Reproduction of article by Martin Zorrilla
There are places on this earth that feel too precious to lose. The richness and diversity of life is breathtaking in these places. The branches of the trees groan with universes unto themselves, with the entangled roots of epiphytes and insects unknown to science. The night is filled with the songs of so many different creatures that the sound alone can make you feel humbled by the diversity of life.
There is a place in North-West Ecuador that is like this. Humid air off the Pacific Ocean collides with Andes mountains and supports forests here like few on earth. The location, almost exactly on the equator, and the steep terrain likely encouraged the remarkable diversity and speciation on display. A single forested valley can contain numbers of bird species that rival entire North-American states.
It seems like absolute madness that we have plans to destroy this place. Elsewhere in the world we rush to plant trees in degraded landscapes, scrambling to make up for lost time. We live in a moment when most institutions, businesses and schools speaksof protecting, rebuilding and recapturing lost carbon. Yet in the Intag Valley of North-West Ecuador we plan to obliterate forests that we can never replant. Large scale loss of montane cloud-forests is likely to lead to desertification, and we will likely never know what species we will lose because we never had the chance to study them.
I grew up in Intag. I drank from its mountain streams and bathed in small waterfalls surrounded by mossy boulders. I collected beetles and watched ants on the forest floor. At times now when I experience moments of anxiety I close my eyes and summon memories of certain places in this landscape. A waterfall tucked into the embrace of rocky walls, carved by water and by time. They are real places and I want them to be real places forever.
For me as a biologist and as a person it feels intuitive that we should protect this place. I think that most people that visit and witness it share this feeling. It is likely then no coincidence that a group of judges of the Imbabura Provincial Court seem to be avoiding a visit. The judges in question are overseeing a court case on a mining concession that could decide the future of these forested valleys, in particular a region called Junin not far from where I grew up. Open-pit copper mining in the region is being pursued by the Ecuadorian state-owned company Enami EP and Chilean state-owned company Codelco. They recently asked the court to postpone the visit, which was intended to meet community members and visit the forested region. The judges agreed, this was the second time they had done so.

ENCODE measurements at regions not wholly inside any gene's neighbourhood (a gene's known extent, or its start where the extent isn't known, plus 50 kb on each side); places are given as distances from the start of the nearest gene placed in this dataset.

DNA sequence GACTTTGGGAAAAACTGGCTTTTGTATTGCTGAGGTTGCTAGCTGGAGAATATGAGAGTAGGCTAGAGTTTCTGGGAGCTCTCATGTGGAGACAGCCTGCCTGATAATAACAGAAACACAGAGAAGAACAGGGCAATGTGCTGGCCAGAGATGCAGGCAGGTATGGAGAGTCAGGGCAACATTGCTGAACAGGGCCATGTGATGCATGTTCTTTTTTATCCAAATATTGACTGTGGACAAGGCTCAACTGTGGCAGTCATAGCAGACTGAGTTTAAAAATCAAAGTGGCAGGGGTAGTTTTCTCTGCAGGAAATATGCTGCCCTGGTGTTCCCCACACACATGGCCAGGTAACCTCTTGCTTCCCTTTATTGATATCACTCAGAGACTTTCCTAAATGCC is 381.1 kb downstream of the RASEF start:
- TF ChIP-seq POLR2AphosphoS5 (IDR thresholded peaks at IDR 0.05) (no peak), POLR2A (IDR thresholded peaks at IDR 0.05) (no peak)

The conflict is 30 years old. My father is one of those who have fought these companies and the Japanese and Canadian companies that came before them. Like many who grew up in Intag the conflict shaped who I am and what I hold true about the world. The mining companies that came to Intag arrived with the support and resources of the international community. Money raised by public companies on the Toronto stock exchange, or through financial powerhouse like The Bank of America. It is easy to justify this allocation of resources from afar. Industries like the EV vehicle sector need copper.
But for all the utility of that copper it is hard to imagine future generations looking back on a decision like this with any sympathy. Open-pit copper mines are deeply and devastatingly harmful to land, life and people. The decision to build one should be an exercise in our most critical and evidence-based analysis of needs and risks. Building a copper mine in place so preciously diverse feels like one of those things we would look back on as a society with feelings of shame and of unbearable loss.
All of this feels intuitive. It feels most intuitive if you visit Intag, if you see the forest for yourself. If you listen to the sounds of the night and remind yourself that not all is lost. That there are places on earth that burst at the seams with life, diverse, beautiful and complex life. I hope then that the Judges of the Imbabura Provincial Court find the time to visit. I hope that you too can find the time to visit. If you cannot there are ways that you can help.
Some Resources and References:
- Re:Wild — Join the resistance in Intag Valley
- Re: Wild — Support the Intag Valley
- PlanV- Intag, el bosque nublado que se resiste a la minería
- Mongabay — In Ecuador, communities protecting a ‘terrestrial coral reef’ face a mining giant
P.S a simple action we can all take is to avoid and divest from stocks of mining companies or the investment vehicles that support them. Ultimately the most powerful action is collective: institutions, industries and countries should ban open-pin mining in biodiversity hotspots.